WASHINGTON — Expect long lines and other delays this month when Pope Francis visits D.C. and the Nationals host the Baltimore Orioles in the “Battle of the Beltways.”
Metro plans to run rush hour-level service throughout the days of the papal visit, Sept. 22-24. On a normal day, Metro attempts to have about 954 railcars in service. On these days, that number would be the baseline to provide as many eight-car trains as possible.
“Expect that it is going to take a long time to get where you are going because of the large volume of people expected to come to the city,” said Metro spokeswoman Sherri Ly. “It’s going to take extra time. People are going to experience long waits and long lines.”
Plan your trip in advance. Metro recommends customers use the Metro Trip Planner to price out the fares, then make sure your SmarTrip is loaded with money before you head to the station.
Metro expects long lines at the fare machines, so if you can skip that, you’ll save a few minutes.
“It will absolutely help in the situation, but it’s not going to alleviate all the crowds we’re going to have,” Ly said. “We have tens of thousands of people who are going to spread out throughout the city to see the pope.”
Ly said the Brookland-Catholic University is one of Metro’s smallest stations, so with a large scale event, it is going to take time to get people in and out.
The Brookland station, which is closest to the event, is also the smallest Red Line station. Metro and the D.C. Department of Transportation are developing plans for supplemental shuttle bus service from Fort Totten and Rhode Island Avenue.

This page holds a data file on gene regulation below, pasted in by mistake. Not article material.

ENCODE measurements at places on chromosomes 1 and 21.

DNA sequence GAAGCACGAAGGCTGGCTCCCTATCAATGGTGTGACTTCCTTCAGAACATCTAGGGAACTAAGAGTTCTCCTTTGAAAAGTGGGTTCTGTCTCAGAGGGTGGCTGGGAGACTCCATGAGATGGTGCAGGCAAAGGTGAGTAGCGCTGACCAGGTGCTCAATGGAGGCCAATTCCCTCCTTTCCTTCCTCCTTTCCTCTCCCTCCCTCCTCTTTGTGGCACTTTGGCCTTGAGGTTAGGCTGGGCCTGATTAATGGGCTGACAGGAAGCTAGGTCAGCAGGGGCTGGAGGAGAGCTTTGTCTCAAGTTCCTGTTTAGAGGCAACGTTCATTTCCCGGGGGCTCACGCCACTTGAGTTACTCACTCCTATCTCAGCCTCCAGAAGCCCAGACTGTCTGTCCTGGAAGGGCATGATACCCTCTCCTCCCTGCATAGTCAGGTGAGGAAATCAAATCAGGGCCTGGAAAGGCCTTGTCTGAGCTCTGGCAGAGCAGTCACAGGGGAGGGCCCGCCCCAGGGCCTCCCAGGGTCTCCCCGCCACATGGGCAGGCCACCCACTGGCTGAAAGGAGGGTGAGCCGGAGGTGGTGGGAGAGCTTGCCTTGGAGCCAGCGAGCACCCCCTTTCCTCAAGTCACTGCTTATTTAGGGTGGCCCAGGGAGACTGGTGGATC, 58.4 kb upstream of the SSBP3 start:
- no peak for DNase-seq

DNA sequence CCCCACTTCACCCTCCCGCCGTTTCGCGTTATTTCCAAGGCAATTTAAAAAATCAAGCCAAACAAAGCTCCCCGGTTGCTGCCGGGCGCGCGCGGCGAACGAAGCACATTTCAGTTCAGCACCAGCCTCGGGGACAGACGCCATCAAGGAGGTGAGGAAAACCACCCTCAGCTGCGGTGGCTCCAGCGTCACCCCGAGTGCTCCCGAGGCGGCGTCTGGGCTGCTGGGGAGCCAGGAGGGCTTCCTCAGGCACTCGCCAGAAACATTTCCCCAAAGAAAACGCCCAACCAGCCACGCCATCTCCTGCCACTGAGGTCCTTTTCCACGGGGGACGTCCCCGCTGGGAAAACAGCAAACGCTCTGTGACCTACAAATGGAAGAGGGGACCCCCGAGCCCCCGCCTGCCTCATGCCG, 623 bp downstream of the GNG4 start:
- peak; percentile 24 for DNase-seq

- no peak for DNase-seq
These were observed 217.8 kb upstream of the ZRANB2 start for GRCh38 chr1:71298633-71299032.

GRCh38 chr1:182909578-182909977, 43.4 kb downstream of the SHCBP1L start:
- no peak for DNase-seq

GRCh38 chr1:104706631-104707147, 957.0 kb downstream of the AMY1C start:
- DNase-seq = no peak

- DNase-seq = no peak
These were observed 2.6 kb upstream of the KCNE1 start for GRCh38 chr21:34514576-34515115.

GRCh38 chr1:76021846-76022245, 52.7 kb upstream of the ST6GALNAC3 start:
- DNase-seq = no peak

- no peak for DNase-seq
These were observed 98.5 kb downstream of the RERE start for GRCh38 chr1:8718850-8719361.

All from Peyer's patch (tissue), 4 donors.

Details regarding shuttle bus service will be provided at a later date, but guests attending the Basilica event are encouraged to consider travel options other than Brookland.
Brookland may be designated as “exit only” for a period of time prior to the papal event, and “entry only” following the event. Metro said this step will double the number of riders that can be accommodated per hour.
Elsewhere, some station entrances to be temporarily closed based on the security needs for the papal visit. Also expect Metrobus detours near papal events.
The precise details of closures and detours won’t be available until the Secret Service releases a public schedule for the papal visit. Metrobus runs roughly 60 routes in D.C.
Metro recommends people consider walking to avoid crowded stations nearest to the event, similar to their advice for July 4.
Also consider traveling light. Do not bring large coolers or other bulky items on Metrorail.
Smoking, eating and drinking is not allowed on Metro. If you are listening to a device, use headphones. People using strollers should use elevators.
If you’re from out of town, remember the two big no-nos on Metro: Don’t stand on the left of the escalator. People walking down the escalators go to the left; people standing stay to the right.
Secondly, do not attempt to hold the train doors open when rushing to get onto a train.
Metro runs from 5 a.m. to midnight throughout the papal visit and the Nationals-Orioles series Sept. 21-23.